(Experts split over proposed Iran-Libya bill)  (940)
By Bruce Odessey
USIA Staff Writer

Washington -- Comprehensive U.S. sanctions against Iran have been far
more effective than anyone expected, one analyst says.

Patrick Clawson, a senior fellow at the U.S. Defense Department's
Institute for National Strategic Studies, said that a plausible
estimate was that sanctions cost Iran $2,000 million in the first
year, or 10 percent of its foreign-exchange receipts.

Clawson made the remarks at an April 29 Washington conference on the
effects of economic sanctions sponsored by the Petroleum Industry
Research Foundation and the Middle East Institute.

The U.S. ban on Iranian oil sales to U.S.-owned companies cost Iran
$100-200 million during the first three months they took effect,
May-July 1995, he said. Even later, when Iran had found markets for
all its oil, it had to sell at a discount, he said.

"The most important impact over time is that Iran has not been able to
attract foreign investment into its oil industry -- investment Iran
had counted on to increase its oil earnings," Clawson said.

As foreign banks and government export-credit agencies have become
more cautious about lending to Iran because of the sanctions, he said,
Iran will not likely raise the $2,000 million in foreign investment it
was counting on for 1996.

The sanctions triggered a collapse of the Iranian currency, making
exports generally less valuable, Clawson said. Iranian non-oil exports
have dropped by nearly three fourths from their pre-sanctions level,
making the foreign-exchange shortage even worse, he said.

Facing uncertain access to foreign capital, he said, Iran has used its
limited foreign reserves to pay off foreign debt, making less money
available for imports of equipment and materials and forcing factories
to cut production.

In fact, as Iran has gone from net borrowing of about $5,000 million
in 1992-93 to net repaying of about $5,000 million in 1995-96, Clawson
said, it has cut annual imports by half from about $24,000 million to
about $12,000 million.

While sanctions have not resulted in the overthrow of the Islamic
Republic or forced Iran to alter its radical foreign policy, he said,
sanctions combined with mismanagement of the economy have weakened
Iran's ability to buy weapons and accomplish its aims.

He predicted successful results also from legislation pending in the
U.S. Congress to impose sanctions against foreign companies that make
investments in or sell equipment for Iranian oil projects.

"While European and Asian governments will undoubtedly complain about
what they see as a secondary boycott," Clawson said, "few firms are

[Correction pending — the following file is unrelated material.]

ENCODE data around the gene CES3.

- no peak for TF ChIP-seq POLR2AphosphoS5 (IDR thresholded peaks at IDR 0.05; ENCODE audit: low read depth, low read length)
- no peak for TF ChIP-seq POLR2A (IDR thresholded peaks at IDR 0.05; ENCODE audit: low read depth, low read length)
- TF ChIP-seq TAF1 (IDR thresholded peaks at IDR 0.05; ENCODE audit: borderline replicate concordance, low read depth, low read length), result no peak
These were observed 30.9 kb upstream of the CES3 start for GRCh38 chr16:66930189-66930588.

likely to want to risk the legal consequences in the vast U.S. market
in order to invest in Iran," given that its economy is only 1.5
percent that of the United States.

In a keynote address, Gary Hufbauer of the Institute for International
Economics differed with Clawson, viewing as failures the sanctions
against Iraq, as well as those against Iran and Libya, because they
brought about no desired change in behavior.

Generally critical of sanctions as having limited usefulness, Hufbauer
said his study of 116 cases since 1914 indicated better success for
sanctions with modest and clear objectives, broad international
support and fast implementation aimed at somewhat friendly targets. He
said Middle East sanctions did not meet those criteria.

"Efforts that would extend U.S. law to punish third countries will
almost certainly strain U.S. ties with its allies in Europe and Asia,"
Hufbauer said. "If this line of policy is pushed hard, it will
ultimately undermine the global trading system."

Petroleum industry consultant Suleiman Bengharsa told the conference
said the proposed legislation, aimed also at Libya, could succeed in
preventing that country from expanding oil-production capacity.

Any effect would come only after years, though, he said, because the
Qadhafi regime has created a stockpile of oil-industry equipment.

Existing unilateral U.S. sanctions against Libya imposed since 1981
have not measurably hurt that country's economy, he said.

"A unilateral sanctions regime cannot work if what has been sanctioned
by one country can be purchased from another or a variety of other
countries," Bengharsa said.

Perversely, he said, the sanctions may have actually had long-term
political and economic benefits for Libya: The Qadhafi regime reacted
with a successful campaign to lure investments by European national
oil companies in Libya and to buy a majority interest in several
European refineries.

"It is not unlikely that the loss of the U.S. market for Libyan crude
provided the Qadhafi regime with the incentive to buy some control
over its only market -- Europe," Bengharsa said.

If the international community ever agreed on an embargo against
imports of Libyan oil, he said, the Qadhafi regime would likely
collapse within months.

In the case of Iraq, the United Nations embargo combined with economic
mismanagement and damage from the Iran-Iraq and Gulf wars have
devastated Iraq without ending the regime of Saddam Hussein, according
to Ahmed Hashim, a senior fellow at the Center of Strategic and
International Studies.

Iraq's per-capita income has dropped from $8,161 in 1979 to $2,408 in
1989 and about $600 in 1992-95, he told the conference.

The Saddam regime's elite have protected themselves so well from the
sanctions, however, they boast they can withstand them 10-20 years
more, he said. Hardest hit by the sanctions are Iraq's poor,
especially the urban poor unable to grow their own food, he said.